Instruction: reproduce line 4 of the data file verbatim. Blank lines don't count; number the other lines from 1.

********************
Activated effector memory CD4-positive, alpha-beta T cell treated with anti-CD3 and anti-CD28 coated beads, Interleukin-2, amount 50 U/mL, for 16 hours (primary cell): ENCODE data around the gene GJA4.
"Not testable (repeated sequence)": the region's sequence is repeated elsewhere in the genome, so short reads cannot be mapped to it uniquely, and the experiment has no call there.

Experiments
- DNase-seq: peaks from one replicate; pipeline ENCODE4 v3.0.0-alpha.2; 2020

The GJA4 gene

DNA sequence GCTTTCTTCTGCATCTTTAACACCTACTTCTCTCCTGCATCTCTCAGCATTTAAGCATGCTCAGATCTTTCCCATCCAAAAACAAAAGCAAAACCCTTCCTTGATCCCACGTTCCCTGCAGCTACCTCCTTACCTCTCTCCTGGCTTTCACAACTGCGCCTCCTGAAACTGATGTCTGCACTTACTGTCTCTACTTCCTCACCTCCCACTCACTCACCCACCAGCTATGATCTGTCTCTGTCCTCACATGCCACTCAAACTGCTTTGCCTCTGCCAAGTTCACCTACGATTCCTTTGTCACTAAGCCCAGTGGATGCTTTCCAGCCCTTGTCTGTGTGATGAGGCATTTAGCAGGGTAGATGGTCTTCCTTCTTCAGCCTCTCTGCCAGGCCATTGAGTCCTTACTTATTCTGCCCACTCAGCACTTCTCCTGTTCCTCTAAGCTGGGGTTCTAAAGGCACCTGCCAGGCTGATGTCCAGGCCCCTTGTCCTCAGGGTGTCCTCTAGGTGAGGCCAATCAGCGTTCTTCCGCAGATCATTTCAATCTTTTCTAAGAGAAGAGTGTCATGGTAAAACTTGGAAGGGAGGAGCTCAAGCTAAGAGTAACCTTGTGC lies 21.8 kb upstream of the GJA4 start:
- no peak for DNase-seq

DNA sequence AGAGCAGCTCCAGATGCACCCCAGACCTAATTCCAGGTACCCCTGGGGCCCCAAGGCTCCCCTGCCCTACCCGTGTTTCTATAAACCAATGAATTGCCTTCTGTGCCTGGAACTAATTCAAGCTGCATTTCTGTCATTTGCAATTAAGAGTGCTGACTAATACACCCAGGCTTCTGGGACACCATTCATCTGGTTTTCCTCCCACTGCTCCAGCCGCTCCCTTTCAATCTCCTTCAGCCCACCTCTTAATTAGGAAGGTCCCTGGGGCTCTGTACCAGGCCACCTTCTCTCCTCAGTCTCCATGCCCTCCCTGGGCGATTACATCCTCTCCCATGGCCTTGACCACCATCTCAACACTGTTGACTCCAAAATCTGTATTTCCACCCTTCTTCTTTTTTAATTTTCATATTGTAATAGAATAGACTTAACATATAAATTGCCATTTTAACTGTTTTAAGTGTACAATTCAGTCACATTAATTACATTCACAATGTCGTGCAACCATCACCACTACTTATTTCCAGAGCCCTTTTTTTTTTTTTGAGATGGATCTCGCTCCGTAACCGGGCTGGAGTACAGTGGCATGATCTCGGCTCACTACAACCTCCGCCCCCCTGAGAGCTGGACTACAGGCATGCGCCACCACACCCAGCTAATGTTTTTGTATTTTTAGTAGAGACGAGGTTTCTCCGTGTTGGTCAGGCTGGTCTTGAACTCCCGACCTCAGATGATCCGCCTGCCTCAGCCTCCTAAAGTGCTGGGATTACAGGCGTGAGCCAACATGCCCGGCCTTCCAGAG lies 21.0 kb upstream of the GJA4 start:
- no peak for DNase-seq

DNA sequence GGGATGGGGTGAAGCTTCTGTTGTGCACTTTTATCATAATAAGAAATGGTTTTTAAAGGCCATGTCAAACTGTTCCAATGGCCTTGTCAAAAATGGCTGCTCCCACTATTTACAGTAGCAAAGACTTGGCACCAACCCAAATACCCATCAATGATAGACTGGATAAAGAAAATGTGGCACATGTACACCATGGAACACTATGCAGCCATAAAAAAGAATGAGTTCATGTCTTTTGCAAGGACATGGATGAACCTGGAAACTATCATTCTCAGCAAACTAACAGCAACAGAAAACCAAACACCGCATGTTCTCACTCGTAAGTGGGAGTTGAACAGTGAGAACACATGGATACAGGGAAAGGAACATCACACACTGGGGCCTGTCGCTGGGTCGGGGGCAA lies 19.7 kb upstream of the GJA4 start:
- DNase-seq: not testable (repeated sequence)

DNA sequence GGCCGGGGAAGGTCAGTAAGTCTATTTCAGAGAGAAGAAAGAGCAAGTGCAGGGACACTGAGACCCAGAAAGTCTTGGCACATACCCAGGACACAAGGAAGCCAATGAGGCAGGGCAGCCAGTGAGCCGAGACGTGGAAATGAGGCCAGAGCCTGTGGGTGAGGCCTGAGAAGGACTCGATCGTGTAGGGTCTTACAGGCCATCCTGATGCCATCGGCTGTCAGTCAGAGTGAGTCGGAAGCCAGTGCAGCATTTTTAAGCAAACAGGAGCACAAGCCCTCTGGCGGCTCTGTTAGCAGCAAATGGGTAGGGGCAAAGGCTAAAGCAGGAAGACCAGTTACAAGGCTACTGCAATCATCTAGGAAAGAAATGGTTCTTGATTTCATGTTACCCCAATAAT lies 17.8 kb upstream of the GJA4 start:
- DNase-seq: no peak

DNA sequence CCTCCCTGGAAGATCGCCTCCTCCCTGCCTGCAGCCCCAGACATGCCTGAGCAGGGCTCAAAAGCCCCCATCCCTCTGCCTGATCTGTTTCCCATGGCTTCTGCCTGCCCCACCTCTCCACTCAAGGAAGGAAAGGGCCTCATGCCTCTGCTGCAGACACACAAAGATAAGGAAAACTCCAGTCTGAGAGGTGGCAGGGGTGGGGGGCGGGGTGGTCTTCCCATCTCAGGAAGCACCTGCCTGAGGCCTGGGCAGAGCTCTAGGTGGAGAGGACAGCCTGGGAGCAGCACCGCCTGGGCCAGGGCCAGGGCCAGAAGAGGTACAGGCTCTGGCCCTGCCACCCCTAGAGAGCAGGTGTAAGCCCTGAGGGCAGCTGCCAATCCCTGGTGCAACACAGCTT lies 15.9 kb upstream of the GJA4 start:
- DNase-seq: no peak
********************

- DNase-seq: peaks from one replicate; pipeline ENCODE4 v3.0.0-alpha.2; 2020